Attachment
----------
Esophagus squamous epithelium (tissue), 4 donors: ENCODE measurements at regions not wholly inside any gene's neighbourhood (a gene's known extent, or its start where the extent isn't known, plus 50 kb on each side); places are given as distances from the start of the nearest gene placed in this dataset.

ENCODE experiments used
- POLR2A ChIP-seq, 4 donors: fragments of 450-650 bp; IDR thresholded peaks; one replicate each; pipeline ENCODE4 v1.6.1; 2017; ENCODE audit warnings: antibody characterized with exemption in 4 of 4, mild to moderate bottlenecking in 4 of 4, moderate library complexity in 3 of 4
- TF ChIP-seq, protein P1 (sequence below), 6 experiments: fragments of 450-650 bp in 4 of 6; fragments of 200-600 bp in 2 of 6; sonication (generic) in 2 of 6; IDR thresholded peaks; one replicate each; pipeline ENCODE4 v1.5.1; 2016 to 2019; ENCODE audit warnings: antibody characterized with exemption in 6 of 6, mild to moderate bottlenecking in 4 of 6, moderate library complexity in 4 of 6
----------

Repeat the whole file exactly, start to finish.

Esophagus squamous epithelium (tissue), 4 donors: ENCODE measurements at regions not wholly inside any gene's neighbourhood (a gene's known extent, or its start where the extent isn't known, plus 50 kb on each side); places are given as distances from the start of the nearest gene placed in this dataset.

ENCODE experiments used
- POLR2A ChIP-seq, 4 donors: fragments of 450-650 bp; IDR thresholded peaks; one replicate each; pipeline ENCODE4 v1.6.1; 2017; ENCODE audit warnings: antibody characterized with exemption in 4 of 4, mild to moderate bottlenecking in 4 of 4, moderate library complexity in 3 of 4
- TF ChIP-seq, protein P1 (sequence below), 6 experiments: fragments of 450-650 bp in 4 of 6; fragments of 200-600 bp in 2 of 6; sonication (generic) in 2 of 6; IDR thresholded peaks; one replicate each; pipeline ENCODE4 v1.5.1; 2016 to 2019; ENCODE audit warnings: antibody characterized with exemption in 6 of 6, mild to moderate bottlenecking in 4 of 6, moderate library complexity in 4 of 6